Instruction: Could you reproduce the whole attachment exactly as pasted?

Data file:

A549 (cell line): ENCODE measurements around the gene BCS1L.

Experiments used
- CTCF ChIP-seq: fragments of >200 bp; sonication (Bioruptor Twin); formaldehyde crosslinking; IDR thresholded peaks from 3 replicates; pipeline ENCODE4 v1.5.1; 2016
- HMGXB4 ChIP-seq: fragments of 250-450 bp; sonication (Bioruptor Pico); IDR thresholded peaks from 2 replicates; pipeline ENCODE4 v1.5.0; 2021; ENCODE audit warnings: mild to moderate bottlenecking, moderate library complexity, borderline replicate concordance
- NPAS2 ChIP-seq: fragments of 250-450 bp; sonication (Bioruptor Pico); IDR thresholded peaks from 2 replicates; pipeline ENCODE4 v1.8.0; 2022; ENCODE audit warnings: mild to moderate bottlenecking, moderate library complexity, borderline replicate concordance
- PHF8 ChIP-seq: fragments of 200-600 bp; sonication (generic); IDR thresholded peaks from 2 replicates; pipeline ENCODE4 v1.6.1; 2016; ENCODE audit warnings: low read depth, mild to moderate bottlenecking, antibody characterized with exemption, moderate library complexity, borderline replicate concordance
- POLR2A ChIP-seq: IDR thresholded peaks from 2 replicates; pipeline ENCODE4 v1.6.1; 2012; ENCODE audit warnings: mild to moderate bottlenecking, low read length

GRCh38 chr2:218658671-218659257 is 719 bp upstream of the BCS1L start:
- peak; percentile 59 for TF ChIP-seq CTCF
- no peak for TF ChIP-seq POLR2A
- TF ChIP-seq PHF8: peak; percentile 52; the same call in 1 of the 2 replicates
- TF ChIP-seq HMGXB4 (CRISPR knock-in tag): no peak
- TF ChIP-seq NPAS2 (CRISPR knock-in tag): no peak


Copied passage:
A549 (cell line): ENCODE measurements around the gene BCS1L.

Experiments used
- CTCF ChIP-seq: fragments of >200 bp; sonication (Bioruptor Twin); formaldehyde crosslinking; IDR thresholded peaks from 3 replicates; pipeline ENCODE4 v1.5.1; 2016
- HMGXB4 ChIP-seq: fragments of 250-450 bp; sonication (Bioruptor Pico); IDR thresholded peaks from 2 replicates; pipeline ENCODE4 v1.5.0; 2021; ENCODE audit warnings: mild to moderate bottlenecking, moderate library complexity, borderline replicate concordance
- NPAS2 ChIP-seq: fragments of 250-450 bp; sonication (Bioruptor Pico); IDR thresholded peaks from 2 replicates; pipeline ENCODE4 v1.8.0; 2022; ENCODE audit warnings: mild to moderate bottlenecking, moderate library complexity, borderline replicate concordance
- PHF8 ChIP-seq: fragments of 200-600 bp; sonication (generic); IDR thresholded peaks from 2 replicates; pipeline ENCODE4 v1.6.1; 2016; ENCODE audit warnings: low read depth, mild to moderate bottlenecking, antibody characterized with exemption, moderate library complexity, borderline replicate concordance
- POLR2A ChIP-seq: IDR thresholded peaks from 2 replicates; pipeline ENCODE4 v1.6.1; 2012; ENCODE audit warnings: mild to moderate bottlenecking, low read length

GRCh38 chr2:218658671-218659257 is 719 bp upstream of the BCS1L start:
- peak; percentile 59 for TF ChIP-seq CTCF
- no peak for TF ChIP-seq POLR2A
- TF ChIP-seq PHF8: peak; percentile 52; the same call in 1 of the 2 replicates
- TF ChIP-seq HMGXB4 (CRISPR knock-in tag): no peak
- TF ChIP-seq NPAS2 (CRISPR knock-in tag): no peak